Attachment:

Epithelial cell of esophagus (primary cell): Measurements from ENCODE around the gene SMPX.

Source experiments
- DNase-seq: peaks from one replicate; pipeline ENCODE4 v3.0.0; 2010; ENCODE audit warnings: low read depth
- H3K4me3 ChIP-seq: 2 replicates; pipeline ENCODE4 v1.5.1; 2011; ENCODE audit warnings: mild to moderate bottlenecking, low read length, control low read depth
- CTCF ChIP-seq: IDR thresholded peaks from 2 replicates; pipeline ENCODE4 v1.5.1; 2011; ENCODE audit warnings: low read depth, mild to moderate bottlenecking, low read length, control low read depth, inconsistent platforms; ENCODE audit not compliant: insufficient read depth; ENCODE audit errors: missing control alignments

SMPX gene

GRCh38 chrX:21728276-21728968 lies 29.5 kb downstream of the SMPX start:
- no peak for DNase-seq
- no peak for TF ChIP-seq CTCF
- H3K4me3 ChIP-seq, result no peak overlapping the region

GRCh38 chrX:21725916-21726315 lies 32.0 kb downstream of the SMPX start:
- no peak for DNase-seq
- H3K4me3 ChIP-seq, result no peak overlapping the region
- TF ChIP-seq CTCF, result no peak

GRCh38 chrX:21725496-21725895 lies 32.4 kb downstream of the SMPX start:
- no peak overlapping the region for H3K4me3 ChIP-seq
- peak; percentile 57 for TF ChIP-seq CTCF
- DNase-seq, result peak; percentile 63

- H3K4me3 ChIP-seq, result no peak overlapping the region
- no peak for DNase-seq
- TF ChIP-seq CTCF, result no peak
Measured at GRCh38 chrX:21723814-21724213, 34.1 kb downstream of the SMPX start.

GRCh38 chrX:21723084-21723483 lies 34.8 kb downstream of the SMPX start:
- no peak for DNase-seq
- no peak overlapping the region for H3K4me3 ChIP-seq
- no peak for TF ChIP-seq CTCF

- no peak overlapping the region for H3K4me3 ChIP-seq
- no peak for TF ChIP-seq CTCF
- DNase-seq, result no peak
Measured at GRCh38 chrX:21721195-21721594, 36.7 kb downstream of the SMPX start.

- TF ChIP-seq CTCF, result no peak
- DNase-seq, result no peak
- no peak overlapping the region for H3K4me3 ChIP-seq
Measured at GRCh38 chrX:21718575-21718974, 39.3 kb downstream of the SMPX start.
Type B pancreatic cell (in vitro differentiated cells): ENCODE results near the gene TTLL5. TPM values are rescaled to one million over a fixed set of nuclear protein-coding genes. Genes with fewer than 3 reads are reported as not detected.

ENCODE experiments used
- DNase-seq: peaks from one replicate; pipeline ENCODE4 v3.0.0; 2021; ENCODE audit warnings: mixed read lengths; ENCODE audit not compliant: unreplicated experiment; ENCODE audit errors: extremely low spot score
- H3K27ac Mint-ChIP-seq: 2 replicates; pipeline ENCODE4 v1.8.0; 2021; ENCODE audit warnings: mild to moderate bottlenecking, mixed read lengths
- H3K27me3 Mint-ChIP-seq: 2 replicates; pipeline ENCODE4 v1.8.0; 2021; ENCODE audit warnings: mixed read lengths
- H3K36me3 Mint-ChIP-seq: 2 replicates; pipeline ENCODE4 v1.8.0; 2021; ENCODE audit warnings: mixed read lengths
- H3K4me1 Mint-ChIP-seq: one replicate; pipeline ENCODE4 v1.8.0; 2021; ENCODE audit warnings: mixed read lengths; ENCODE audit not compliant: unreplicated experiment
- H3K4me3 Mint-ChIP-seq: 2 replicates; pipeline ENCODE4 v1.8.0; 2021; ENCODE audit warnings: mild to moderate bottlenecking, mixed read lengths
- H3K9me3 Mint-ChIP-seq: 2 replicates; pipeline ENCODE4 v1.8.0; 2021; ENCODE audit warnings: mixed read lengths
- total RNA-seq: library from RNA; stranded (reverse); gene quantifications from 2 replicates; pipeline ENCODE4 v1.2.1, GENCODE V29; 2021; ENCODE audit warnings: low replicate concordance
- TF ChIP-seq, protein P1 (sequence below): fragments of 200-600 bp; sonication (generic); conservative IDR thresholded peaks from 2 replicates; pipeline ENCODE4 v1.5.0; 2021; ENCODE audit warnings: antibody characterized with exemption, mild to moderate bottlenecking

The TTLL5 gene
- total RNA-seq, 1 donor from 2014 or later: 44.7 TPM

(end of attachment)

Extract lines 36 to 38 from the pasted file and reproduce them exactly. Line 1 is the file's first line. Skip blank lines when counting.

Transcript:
ENCODE experiments used
- DNase-seq: peaks from one replicate; pipeline ENCODE4 v3.0.0; 2021; ENCODE audit warnings: mixed read lengths; ENCODE audit not compliant: unreplicated experiment; ENCODE audit errors: extremely low spot score
- H3K27ac Mint-ChIP-seq: 2 replicates; pipeline ENCODE4 v1.8.0; 2021; ENCODE audit warnings: mild to moderate bottlenecking, mixed read lengths